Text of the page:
Lane departure warning systems

Long drives, especially on freeways, can be exhausting and hazardous. Thankfully, technology exists to warn drivers if they are drifting out of their lane. Lane departure warning systems have become more common and advanced over the last decade.

Lane departure warning systems have been around since 2000 when they were first installed on trucks in the US and Europe. Since then, the technology has been embraced across the world by trucking companies, and are now available in many passenger vehicles, too.

Lane departure warning systems would be most useful on multi-lane freeways.

What are lane departure warning systems?

There are two basic types of lane departure warning systems. The first, and most common, are systems which warn the driver if the vehicle is leaving its lane (Lane Departure Warning or LDW). For example, an alarm may beep or the steering wheel might vibrate. The other systems warn the driver similarly, but if the car continues to drift out of the lane, the system takes action to keep the vehicle in its lanei. These are referred to as Lane Keeping Systems (LKS). The majority of these technologies rely on video, laser or infrared sensors mounted behind the windshield, which recognise when a line on the road has been crossed. The systems can recognize when a driver is signaling and only activate or intervene if a driver begins to leave their lane without indicatingii.

Lane departure warning systems and your car

For the average motorist, LDW or LKS technology in the family car is rapidly becoming a reality. As early as 2003, the Honda Inspire was fitted with what Honda called a "Lane-Keeping Assist System"iii, and by now the technology is widely available. For example, Ford and Toyota both offer lane keeping technologies as optional extras on some of their most popular modelsiv.

In general, manufacturers offer LDW and LKS as optional add-ons along with other extra safety features like blind spot detection. If you choose to invest in one of the systems, most commonly you'll need to have a front facing camera mounted on your car. However, be aware that a majority of systems will only work properly when you're driving on roads with clear markingsi.

More and more car makers are offering lane departure warning and assist options in their new generations of cars. For example, the Holden Volt includes lane departure warningvi and Volkswagen offers lane assist on a number of modelsvii. Subaru's system is called LaneSway and relies on a camera which can also be used with the company's pre-collision break assist systemviii. The Lane Keeping Assist system from Toyota can work in conjunction with cruise controlix, and Mazda's system warns drivers with an alarm if they begin to drift out of their lanex.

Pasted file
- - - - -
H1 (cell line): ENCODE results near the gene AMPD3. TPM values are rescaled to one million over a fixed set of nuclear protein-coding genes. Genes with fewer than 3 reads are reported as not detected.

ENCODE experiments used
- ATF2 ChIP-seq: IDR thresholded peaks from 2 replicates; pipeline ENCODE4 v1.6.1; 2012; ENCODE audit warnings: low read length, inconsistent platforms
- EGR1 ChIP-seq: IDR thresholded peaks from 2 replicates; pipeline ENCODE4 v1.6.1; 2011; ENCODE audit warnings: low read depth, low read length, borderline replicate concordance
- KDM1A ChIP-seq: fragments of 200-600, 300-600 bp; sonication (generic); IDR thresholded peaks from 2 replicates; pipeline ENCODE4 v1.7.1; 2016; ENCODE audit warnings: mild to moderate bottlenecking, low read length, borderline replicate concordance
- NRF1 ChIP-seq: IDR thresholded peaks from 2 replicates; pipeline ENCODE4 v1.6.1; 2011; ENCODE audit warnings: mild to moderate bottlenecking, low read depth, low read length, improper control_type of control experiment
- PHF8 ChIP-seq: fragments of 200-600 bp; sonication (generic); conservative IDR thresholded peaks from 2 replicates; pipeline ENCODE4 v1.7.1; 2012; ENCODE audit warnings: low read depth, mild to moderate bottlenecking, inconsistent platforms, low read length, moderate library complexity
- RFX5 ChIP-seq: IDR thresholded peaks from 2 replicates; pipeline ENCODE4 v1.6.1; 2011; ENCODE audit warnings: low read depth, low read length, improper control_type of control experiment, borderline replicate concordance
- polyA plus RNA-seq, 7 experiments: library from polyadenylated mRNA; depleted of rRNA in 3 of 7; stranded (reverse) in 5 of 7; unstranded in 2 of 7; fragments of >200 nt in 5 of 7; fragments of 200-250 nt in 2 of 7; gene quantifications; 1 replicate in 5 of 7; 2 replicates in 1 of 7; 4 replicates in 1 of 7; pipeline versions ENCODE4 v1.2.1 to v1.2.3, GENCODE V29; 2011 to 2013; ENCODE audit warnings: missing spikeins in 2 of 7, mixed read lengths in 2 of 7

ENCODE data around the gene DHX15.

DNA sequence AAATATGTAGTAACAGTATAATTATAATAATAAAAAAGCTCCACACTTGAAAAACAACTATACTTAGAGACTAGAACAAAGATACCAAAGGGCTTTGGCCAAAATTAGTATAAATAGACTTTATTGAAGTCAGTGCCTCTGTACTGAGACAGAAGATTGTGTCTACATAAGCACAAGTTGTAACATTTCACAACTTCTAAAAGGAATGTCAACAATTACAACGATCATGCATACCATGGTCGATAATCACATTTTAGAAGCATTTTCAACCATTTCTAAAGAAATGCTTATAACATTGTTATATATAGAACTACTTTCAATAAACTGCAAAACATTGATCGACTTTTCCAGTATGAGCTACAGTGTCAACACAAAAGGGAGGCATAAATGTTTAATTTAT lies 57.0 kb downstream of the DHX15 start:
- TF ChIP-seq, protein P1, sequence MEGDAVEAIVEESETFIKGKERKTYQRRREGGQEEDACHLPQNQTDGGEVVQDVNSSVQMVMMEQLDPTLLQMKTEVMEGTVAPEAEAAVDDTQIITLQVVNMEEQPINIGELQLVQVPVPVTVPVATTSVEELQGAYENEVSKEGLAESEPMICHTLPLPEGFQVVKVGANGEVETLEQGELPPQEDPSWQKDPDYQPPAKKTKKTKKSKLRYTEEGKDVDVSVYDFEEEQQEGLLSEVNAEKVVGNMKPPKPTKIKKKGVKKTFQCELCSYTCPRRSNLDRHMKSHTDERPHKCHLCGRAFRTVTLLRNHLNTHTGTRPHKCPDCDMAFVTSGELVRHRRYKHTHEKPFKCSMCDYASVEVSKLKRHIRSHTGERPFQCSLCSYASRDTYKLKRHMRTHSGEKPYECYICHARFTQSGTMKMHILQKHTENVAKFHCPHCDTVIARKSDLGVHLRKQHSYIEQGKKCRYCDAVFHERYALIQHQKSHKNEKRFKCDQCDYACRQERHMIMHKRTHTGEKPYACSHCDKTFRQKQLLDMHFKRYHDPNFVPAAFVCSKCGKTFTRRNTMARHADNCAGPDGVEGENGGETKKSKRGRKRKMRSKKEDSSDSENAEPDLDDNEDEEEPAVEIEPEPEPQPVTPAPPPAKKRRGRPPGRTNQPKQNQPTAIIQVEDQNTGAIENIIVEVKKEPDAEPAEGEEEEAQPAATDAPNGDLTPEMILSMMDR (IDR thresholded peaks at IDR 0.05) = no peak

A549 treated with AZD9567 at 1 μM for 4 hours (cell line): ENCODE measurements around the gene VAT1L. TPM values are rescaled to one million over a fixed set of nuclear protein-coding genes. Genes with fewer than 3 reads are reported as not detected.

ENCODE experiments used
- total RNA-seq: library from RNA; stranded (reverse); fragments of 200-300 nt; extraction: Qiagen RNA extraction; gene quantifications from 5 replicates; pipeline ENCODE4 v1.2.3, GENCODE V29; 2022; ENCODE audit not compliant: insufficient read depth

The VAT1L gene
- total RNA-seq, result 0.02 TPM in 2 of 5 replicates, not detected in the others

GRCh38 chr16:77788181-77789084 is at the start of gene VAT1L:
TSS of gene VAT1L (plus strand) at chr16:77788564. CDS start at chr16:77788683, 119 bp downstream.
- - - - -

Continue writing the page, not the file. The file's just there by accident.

Long drives along freeways and highways, especially at night, can lead to driver fatigue.

How can this technology help?

In Australia, unintentional lane drift is thought to cause approximately 14 per cent of all fatal crashesxii. Testing from the US revealed that lane departure warning systems had a statistically significant effect on the number of lane departures and how long the vehicle left the lane forxi. Drivers were also found to be less likely to make lane changes without signaling.

The technology involved in lane departure warning systems may not be particularly new but it does have the potential to make our roads a safer place.

What are the regulations?

In November 2013, the European Union introduced a regulation stipulating that all new trucks and buses must be fitted with lane departure warning systemsxii. In Australia, there has been some talk of implementing similar regulation for trucks and buses, particularly from the Victorian Transport Associationxiii.

Representatives of the trucking industry in Australia believe that mandating LDW systems here could dramatically lower driver fatigue related accidentsxiii. Driver fatigue is a huge issue for truck drivers, because of the long hours they have to spend on the road. One of the worst possible outcomes of driver fatigue would be a truck drifting out of their lane and into traffic. So far, the Australian Government has not created any clear guidelines which make lane departure warning systems compulsoryxiii.

iHoward B 2013, 'What is lane departure warning, and how does it work?', Extreme Tech, 3 September, viewed 9 May 2014.

iiMazda 2014, LDWS (lane departure warning system), viewed 1 May 2014,

iiiHonda 2003, 'Honda announces a full model change for the Inspire', Honda, 18 June, viewed 15 April 2014,

ivToyota 2014, Lane keeping assist, viewed 15 April 2014,

vFord 2014, Lane keeping system, viewed 15 April 2014,

viHolden 2014, 'Volt: Safety', Holden, viewed 8 May 2014,

viiVolkswagen 2014, Lane Assist, viewed 8 May 2014,

viiiSubaru, Lane Sway & Departure Warning, viewed 9 May 2014,

ixToyota, Lane keeping assist, viewed 9 May 2014,

xMazda, Lane departure warning system, viewed 9 May 2014,

xiMobility Effects Database 2012, Lane departure warning, viewed 15 April 2014,